The breakdown of a relationship – any relationship – is always painful. You can’t expect to invest your hopes and dreams, your emotions and intimacy in another human being without making yourself vulnerable. And that means opening yourself up to the possibility of being hurt.

Yet the human condition is such that we have a fundamental need to love and be loved. So if we’re coping with marriage breakdown, even in its early stages, the depth of pain experienced may be overwhelming. It’s easy to delude ourselves into thinking that we will do anything to avert that situation. But the truth is that we may well want to avoid stress at all cost: denying the signs; burying our heads in the sand; worse, turning to drink or infidelity to mask the pain. Consequently, we may, actually, aggravate what appears to us to be a boiling cauldron of indefinable events without cause or effect.

The truth is, however, that there is a predictable pattern in the stages of relationship breakdown. And recognising the sequence of each phase may well prove to be the first step in preventing their escalation. I’m not saying that this can be achieved without help from agencies such as the excellent Care For The Family, but the old truism ‘forewarned is forearmed’ couldn’t be more relevant. Because facing up to the truth at any point opens up the opportunity of arresting further emotional damage. It enables us to make a considered change of direction.


  1. Conflict: Most of us have our ups and downs when it comes to our closest relationships. The euphoria of the early years of marriage rarely lasts beyond childbearing years (there’s some speculation about whether this ‘high’ is nature’s way of getting us to procreate) and it’s when we have dependent children that we’re most likely to experience conflict. The combination of this change in the way we love one another and the demands of raising a family put pressure on our relationships which were absent in the early years. Many couples cope with the conflict; some even thrive on it; others crumble.
  2. Misunderstanding: ‘My wife doesn’t understand me,’ must be the most clichéd statement ever. But the biggest misconception, or misunderstanding, is to think that we can ‘make’ our spouse understand us by constant repetition. The truth is that in the early stages of our relationship – the elation of new love – we are so tuned into the attributes that attract us to one another, that we may have been blind to the differences that were there all along, but which now repel us. Additionally, the pressures of raising a family may throw up a disparity in our values and standards of behaviour – qualities which have not, until now, been evident. At this point, we’re open to the temptation of flirtation, flattery and infidelity.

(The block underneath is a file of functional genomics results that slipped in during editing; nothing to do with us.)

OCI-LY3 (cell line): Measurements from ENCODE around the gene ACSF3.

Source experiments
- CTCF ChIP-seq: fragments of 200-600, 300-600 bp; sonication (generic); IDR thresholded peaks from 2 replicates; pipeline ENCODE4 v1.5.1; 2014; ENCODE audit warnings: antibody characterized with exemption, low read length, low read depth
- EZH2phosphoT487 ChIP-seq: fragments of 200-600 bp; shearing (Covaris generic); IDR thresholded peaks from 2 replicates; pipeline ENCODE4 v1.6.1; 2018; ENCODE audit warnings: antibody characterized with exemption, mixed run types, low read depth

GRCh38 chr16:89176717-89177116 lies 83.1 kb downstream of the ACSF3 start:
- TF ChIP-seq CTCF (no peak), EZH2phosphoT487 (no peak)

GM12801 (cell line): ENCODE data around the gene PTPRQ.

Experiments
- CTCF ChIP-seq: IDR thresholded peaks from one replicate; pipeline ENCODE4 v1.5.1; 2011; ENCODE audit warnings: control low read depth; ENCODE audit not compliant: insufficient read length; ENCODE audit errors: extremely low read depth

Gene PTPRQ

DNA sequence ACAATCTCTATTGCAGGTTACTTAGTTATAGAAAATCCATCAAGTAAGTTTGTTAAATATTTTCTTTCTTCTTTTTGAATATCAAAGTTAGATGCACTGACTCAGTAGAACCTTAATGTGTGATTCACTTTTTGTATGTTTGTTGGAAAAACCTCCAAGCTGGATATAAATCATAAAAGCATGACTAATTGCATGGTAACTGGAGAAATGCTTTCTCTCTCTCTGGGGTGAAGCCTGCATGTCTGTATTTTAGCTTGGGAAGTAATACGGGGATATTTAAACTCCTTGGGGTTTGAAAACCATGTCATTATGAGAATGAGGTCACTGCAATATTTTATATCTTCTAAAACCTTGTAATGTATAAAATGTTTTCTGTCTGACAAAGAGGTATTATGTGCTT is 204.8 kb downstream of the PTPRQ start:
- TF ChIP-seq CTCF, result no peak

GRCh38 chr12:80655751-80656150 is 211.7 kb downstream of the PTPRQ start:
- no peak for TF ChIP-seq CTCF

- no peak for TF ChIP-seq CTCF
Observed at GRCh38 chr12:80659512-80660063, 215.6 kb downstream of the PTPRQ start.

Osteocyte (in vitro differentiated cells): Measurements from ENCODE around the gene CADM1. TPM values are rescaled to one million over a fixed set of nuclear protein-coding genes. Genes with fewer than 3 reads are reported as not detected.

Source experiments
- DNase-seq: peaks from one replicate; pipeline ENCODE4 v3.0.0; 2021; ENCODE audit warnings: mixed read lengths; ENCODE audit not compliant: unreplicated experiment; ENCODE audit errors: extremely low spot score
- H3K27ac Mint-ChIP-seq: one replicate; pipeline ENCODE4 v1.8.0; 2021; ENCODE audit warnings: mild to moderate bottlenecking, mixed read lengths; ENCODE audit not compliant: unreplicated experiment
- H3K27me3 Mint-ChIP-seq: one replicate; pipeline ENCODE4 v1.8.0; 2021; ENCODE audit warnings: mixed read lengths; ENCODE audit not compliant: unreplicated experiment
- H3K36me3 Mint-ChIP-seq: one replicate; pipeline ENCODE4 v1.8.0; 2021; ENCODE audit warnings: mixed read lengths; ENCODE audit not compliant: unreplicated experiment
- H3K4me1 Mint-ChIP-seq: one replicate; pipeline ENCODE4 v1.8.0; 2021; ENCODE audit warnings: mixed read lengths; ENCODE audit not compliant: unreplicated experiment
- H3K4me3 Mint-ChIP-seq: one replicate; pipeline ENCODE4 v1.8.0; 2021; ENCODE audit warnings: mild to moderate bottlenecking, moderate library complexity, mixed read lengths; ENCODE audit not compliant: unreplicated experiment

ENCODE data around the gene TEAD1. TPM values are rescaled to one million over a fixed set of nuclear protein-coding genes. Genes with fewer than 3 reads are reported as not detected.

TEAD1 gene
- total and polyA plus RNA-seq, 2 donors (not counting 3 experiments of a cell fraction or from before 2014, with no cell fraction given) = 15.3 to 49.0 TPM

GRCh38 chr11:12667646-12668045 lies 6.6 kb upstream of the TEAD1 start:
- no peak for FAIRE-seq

3. Contempt: As the pressures mount and the sense of being misunderstood increases, we become filled with disdain for one another. Where once we felt a pride and admiration in our spouse’s abilities, now we see only their faults. Dislike leads to derision; scorn to contempt; dislike to loathing. He/she can’t even . . . we think. And those thoughts rapidly turn to vocal expression. The screaming matches begin, and the children fear for their future.
  4. Defensiveness: This may manifest itself in self-pity and a sense of helplessness and hopelessness. What’s the point, we think? All the energy that epitomized the conflict and contempt stages drains away, leaving us feeling as if we’re dragging ourselves upstream through a torrent of treacle. All we experience is pain. At this stage we may feel overwhelmed; become clinically depressed.
  5. Loss of Trust: Our imaginations run riot: we see betrayal everywhere around us. The overtime at work, the unanswered mobile telephone calls, the secretive text-messaging – everything becomes, potentially, an act of treachery. We rifle through pockets, bank statements, telephone bills. Sadly, our mistrust may not be misplaced.
  6. Self-protection: We may, if we haven’t gone under in Stage 4, begin to withdraw from the relationship completely, avoiding any attempt at communication. Separate bedrooms; speaking to one another through the children, ‘tell your mother …’; and social detachment as each pursues their own interests may follow. The relationship, unless drastic action is taken, is in terminal decline.

I began by saying that the breakdown of a relationship is always painful. For many reading this today, fresh wounds may bleed, and old scars may be opened. If you need someone to share in your anguish, may I invite you to leave a comment at the end of this article. I promise I will respond to your need in whatever way I can. Or if you have anything to add which might help someone else, please take the trouble to write a short message in the comments box.

Source by Mel Menzies